Mike Shula is out as Tampa Bay's offensive coordinator barely a week after coach Tony Dungy said a change of leadership wasn't necessary to jump-start a sputtering attack.
The Buccaneers failed to get into the end zone on offense in five games this season, including two weeks ago when a late touchdown gave the St. Louis Rams an 11-6 victory over Tampa Bay in the NFC championship game.
Dungy said last week that he had no intention of firing Shula, the club's offensive coordinator since 1996, because he wasn't convinced that a change would increase production.
The Bucs ranked 30th in passing and 28th overall in offense, yet still managed to have the most successful season (12-6) in franchise history because of a dominant defense.
The St. Petersburg Times reported Thursday that ownership made the decision to fire Shula, whose conservative game plans were the target of criticism the past two years.
While conceding that the Bucs needed to get more out of their passing attack, Dungy nevertheless said turnovers not Shula's play calling or offensive philosophy were most responsible for the team's problems.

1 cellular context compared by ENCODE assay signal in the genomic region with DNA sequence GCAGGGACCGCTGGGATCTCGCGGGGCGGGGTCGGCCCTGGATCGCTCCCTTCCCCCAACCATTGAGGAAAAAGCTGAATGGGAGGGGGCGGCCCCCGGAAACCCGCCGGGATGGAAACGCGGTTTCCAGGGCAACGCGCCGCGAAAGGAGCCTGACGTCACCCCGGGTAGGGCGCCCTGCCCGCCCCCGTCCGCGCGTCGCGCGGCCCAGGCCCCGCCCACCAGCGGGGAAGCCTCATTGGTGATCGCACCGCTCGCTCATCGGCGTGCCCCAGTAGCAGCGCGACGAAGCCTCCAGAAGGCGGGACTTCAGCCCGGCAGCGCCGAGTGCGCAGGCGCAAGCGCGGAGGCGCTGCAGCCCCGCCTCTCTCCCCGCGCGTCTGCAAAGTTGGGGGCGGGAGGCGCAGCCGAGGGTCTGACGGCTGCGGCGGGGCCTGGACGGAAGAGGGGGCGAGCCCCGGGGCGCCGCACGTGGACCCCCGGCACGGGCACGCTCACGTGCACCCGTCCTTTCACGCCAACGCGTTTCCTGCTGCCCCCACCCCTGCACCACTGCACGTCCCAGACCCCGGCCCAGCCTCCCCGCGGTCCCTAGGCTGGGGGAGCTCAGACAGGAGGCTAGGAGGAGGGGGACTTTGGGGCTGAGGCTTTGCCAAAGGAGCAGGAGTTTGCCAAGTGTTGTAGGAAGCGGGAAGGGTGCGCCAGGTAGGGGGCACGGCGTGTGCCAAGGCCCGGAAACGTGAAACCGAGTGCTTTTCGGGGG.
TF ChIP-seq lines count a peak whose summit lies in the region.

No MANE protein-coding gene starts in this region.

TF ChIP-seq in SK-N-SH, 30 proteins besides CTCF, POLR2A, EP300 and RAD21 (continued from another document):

The Times said Dungy broke the news to Shula at a Honolulu hotel following a conference call late Wednesday with general manager Rich McKay and team vice presidents Brian and Joel Glazer.
Dungy and his assistants are in Hawaii this week to direct the NFC squad in Sunday's Pro Bowl.
McKay was not available for comment Thursday. However, the team released a statement from Dungy, who hired Shula although the son of Hall of Fame coach Don Shula had no previous experience as an offensive coordinator.
"It's always difficult to make these kinds of decisions because it involves someone's livelihood and family," Dungy said. "We made this decision based on the criteria that we use in making all football decisions. And that involves giving us the best chance to be successful."
A day after the NFC title game, Dungy said changes would be made to the offense to tailor the system to rookie quarterback Shawn King's strengths. But the coach emphasized that he still favored a run-oriented attack.
"We would like to thank Mike for his efforts," the coach said Thursday. "He played a vital role in helping us reach the playoffs two of the last three years, including this year's run to the NFC championship game."
Shula, an assistant in Chicago for three years before being hired by Dungy, was relieved of his duties as quarterbacks coach before the 1999 season.
Under his direction, the Bucs never ranked higher than 22nd in total offense. They were 30th in passing two of the past three seasons, including 1997, when the team went 10-6 and made the playoffs for the first time in 15 years.
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